Well, any text, that is. Hypothesis is working with various partners on image and video annotation, but this blog is about the range of texts that you can annotate using the app. For a long time, I’ve limited my pitch to teachers, telling them that they could collaboratively annotate readings with their students if the texts were online in some format. And really that format had to be HTML or PDF. And really, if a PDF, that PDF had to be OCRed–meaning not just an image of the text, but an image in which the text has been “optically recognized.”
If you deal with PDFs online, you’ve probably noticed that some are different from others. Some are really just images. You cannot select text. You cannot search text. And, of course, you cannot annotate text. In other cases, though, there’s a layer of text on top of the image. These PDFs have been OCRed and then the text has been recombined with the image. It’s a pretty cool technology that has come a long way in the last few years.
I remember making course packets when I taught my own courses at UT-Austin while in grad school. I spent a long time curating these tomes–making sure my selection of readings was exhaustive, diverse, and a little quirky. I’d make Xeroxes of articles and then bring them to the copy shop and the copy shop would make bound paper course packets available to students enrolled in my courses. They’d also give you a CD with a PDF copy of the all the texts together.
Using OCR technology, I could now create a version of this packet with the text recognizable digitally. Students would be able to search for key terms. They could cut and paste passages for their essays. More to the point, though, using Hypothesis I could go in and add my notes to the texts to guide and provoke my students as they did their reading–like editing my very own textbook or anthology! They could add their own private notes as they read. And they could have conversations in the margins with each other as well.
Before the semester began I was talking with Lee Skallerup Bessette about using Hypothesis in her fall courses–if you read Prof Hacker, you may remember Lee asking other teacher-scholars last spring about their uses of collaborative annotation in the classroom. Lee wanted to have students collaboratively annotate selections from a contemporary novel she was teaching. I advised her it would probably be too difficult to do so given that she’d have to copy, OCR, and host the text. But then I actually tried to do it myself.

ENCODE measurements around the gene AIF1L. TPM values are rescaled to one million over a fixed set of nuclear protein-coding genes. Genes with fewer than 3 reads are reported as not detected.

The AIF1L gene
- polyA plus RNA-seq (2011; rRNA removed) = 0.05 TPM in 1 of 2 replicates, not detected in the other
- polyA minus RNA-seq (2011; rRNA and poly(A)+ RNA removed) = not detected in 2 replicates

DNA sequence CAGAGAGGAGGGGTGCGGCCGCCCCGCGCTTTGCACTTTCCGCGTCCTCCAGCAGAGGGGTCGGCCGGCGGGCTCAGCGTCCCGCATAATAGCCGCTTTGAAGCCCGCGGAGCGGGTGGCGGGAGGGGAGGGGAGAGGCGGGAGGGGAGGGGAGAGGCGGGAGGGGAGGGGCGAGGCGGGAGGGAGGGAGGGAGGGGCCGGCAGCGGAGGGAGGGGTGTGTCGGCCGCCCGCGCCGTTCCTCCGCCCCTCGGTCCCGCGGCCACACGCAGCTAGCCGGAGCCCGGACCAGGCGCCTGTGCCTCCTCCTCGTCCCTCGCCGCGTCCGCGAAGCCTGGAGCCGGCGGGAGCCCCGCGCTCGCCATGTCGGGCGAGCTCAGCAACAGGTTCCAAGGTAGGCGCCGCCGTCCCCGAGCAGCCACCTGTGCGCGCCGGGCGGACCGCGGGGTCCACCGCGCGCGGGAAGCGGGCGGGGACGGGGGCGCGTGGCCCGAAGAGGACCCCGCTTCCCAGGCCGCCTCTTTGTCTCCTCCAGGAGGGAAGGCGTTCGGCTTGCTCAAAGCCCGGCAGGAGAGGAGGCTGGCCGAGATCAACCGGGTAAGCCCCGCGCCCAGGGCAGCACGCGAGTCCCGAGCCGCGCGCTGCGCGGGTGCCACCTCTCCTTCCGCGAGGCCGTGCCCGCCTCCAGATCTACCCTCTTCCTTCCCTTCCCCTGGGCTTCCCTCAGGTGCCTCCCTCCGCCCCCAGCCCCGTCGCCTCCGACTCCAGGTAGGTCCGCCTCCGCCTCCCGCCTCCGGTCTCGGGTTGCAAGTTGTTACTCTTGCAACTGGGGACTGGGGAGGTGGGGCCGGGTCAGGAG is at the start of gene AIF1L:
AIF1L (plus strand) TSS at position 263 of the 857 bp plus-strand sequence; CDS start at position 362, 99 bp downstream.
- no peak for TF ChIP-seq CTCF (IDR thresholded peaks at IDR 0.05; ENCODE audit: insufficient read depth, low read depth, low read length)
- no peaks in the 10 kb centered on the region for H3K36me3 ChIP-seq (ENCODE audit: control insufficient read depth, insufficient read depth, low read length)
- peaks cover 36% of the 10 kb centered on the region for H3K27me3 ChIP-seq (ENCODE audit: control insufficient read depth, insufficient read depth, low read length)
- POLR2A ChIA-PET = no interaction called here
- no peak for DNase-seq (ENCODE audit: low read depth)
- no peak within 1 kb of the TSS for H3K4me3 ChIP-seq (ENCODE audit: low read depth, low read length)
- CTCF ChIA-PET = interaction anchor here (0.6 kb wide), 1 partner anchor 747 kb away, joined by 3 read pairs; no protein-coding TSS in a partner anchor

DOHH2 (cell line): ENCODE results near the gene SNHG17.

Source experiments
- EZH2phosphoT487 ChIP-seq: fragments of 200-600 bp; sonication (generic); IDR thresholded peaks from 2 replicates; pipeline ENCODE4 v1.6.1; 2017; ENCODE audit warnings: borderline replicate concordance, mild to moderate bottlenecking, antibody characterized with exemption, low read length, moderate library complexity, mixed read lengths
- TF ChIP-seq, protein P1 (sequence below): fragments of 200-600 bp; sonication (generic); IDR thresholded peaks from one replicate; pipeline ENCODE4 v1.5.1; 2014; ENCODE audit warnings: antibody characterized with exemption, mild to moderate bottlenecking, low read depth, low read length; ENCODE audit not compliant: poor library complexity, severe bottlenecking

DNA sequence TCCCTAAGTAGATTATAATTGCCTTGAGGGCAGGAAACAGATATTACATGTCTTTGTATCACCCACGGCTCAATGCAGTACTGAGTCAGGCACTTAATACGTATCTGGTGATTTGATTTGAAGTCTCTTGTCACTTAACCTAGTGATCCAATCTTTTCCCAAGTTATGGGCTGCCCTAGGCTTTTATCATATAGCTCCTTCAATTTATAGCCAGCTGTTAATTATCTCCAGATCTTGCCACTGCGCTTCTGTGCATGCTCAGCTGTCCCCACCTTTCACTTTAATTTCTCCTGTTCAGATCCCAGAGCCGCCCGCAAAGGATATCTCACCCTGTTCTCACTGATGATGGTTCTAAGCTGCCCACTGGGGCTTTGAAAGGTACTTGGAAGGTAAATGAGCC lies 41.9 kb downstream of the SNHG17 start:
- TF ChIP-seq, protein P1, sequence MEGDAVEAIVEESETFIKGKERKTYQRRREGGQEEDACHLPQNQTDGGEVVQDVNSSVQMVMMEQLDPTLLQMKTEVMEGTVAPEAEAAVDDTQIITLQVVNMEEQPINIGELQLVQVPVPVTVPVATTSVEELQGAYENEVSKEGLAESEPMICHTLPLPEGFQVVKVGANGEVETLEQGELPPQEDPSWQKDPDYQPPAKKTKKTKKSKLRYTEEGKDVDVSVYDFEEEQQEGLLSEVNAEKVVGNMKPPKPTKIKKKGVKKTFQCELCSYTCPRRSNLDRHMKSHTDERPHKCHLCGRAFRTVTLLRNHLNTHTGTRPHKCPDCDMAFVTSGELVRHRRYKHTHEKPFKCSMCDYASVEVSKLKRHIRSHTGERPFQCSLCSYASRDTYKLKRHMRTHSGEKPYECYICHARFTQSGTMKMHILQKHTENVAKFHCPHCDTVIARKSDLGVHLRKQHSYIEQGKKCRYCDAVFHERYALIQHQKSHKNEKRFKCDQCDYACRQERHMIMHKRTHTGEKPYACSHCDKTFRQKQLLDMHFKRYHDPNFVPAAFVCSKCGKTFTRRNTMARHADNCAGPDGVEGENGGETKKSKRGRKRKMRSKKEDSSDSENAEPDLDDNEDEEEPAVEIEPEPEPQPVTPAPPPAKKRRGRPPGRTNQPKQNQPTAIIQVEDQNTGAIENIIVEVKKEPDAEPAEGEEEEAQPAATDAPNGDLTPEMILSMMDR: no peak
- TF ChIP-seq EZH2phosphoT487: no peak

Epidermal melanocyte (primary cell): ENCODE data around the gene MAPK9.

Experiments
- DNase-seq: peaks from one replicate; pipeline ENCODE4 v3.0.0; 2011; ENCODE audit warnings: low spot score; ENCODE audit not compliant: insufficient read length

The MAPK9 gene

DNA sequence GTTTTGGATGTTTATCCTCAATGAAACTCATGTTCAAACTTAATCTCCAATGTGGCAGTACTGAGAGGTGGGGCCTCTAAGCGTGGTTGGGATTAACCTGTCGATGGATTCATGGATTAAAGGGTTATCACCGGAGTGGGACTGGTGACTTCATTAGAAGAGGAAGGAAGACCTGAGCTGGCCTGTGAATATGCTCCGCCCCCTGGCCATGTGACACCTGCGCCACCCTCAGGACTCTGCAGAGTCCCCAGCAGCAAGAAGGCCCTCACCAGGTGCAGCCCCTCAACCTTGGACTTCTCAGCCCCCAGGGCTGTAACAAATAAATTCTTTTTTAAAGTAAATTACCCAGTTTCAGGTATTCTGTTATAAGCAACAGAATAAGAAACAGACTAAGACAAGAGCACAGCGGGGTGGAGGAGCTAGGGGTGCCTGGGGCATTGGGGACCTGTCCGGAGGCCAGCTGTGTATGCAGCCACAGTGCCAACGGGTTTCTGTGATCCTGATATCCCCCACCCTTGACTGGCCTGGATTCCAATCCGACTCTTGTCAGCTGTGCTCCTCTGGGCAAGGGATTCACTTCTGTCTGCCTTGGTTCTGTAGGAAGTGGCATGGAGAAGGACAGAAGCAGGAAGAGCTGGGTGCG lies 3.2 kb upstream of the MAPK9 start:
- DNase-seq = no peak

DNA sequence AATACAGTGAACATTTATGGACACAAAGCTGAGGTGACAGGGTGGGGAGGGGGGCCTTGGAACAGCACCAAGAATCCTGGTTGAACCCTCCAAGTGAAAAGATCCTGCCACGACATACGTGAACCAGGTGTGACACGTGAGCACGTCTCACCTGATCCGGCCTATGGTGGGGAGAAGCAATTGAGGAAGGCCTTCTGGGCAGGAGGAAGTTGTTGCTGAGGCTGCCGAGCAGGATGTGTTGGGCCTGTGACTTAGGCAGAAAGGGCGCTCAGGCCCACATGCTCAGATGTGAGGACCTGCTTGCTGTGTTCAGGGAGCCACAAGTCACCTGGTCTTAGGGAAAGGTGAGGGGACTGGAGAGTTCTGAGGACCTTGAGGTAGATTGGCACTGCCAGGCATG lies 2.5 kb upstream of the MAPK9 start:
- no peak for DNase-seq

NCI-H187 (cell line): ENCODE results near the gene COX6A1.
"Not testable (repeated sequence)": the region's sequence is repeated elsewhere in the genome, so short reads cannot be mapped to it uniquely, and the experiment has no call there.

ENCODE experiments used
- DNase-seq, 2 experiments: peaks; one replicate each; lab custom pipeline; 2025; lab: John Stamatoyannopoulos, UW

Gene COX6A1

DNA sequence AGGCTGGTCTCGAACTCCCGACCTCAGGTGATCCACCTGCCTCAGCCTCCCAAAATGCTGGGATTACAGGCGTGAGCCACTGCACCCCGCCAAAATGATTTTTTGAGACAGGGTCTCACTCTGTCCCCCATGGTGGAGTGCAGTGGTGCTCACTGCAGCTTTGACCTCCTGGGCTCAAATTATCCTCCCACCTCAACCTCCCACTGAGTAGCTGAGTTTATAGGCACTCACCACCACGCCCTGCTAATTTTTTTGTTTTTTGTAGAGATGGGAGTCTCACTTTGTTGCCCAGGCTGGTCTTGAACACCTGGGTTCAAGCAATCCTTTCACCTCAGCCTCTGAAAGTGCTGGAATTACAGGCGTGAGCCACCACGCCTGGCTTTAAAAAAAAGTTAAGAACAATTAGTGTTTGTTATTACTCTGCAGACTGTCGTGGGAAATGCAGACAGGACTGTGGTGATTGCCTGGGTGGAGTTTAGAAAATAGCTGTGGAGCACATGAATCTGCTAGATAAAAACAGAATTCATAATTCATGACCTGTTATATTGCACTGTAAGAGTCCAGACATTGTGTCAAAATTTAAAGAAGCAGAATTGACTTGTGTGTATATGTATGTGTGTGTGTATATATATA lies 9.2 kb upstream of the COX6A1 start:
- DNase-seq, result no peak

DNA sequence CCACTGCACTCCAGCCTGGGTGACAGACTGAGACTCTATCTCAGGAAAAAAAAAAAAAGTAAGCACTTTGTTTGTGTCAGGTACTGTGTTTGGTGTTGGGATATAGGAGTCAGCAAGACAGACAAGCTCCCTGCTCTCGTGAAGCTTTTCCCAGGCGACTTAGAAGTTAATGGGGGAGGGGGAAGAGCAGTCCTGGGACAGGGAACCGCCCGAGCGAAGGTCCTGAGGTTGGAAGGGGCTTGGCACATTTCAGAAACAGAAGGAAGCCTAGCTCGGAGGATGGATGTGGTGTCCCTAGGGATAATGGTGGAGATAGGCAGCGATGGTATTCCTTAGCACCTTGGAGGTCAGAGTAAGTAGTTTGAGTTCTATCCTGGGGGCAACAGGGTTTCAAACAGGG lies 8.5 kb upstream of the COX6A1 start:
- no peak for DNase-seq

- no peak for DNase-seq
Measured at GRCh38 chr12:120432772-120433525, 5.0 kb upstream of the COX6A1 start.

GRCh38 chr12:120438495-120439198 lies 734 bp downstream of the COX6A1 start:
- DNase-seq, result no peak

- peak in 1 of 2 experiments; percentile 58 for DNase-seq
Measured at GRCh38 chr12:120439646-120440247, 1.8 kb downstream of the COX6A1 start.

The key revelation for me was how easy it is to OCR a text. There are some free or partially free web-hosted converters that I have yet to try. I used Adobe Acrobat Pro. My test case was a Xerox of Joan Didion’s essay “Goodbye to All That” needed by a professor at NYU. Here’s the original PDF. Here’s the OCRed version. The conversion took less than a minute, tinkering with the workflow included. Open the latter, activate the Hypothesis extension, and you can annotate immediately. Do it! (If you haven’t installed the extension yet, you can use this “via” proxy link to play along.)
The ease of OCRing PDFs opens up a lot of possibilities for teachers using Hypothesis. Your texts don’t need to be digitally native–news articles and the like already published on the web, for example. If you can figure out where to host the content (more on this in a future blog), you can Xerox any text and make it available for students to annotate using Hypothesis. This means that anything in print–anything in your local library, any text not yet digitized, all the contemporary literature not yet in the public realm–is potentially annotatable online: copy selections (see copyright note below), OCR the PDFs, and upload them to the web. (Some copiers and scanners in libraries have OCR built in, so steps two and three may be combined.)
A note on copyright: I’m not saying to copy copyrighted books and publish them on the web for all to access. It’s easy enough to make these OCRed PDFs available only to your students through a password-protected website–just make them login to your WordPress page, for example, and host the content there. I believe–and I’m not a copyright lawyer, in fact I avoid thinking about copyright like I avoid thinking about taxes–that sharing texts in this way for educational purposes (or parts of them at least) falls under “fair use” guidelines (see 2.2 here). And if you are already copying and distributing texts through your university library or copy shop, then the permissions have been granted.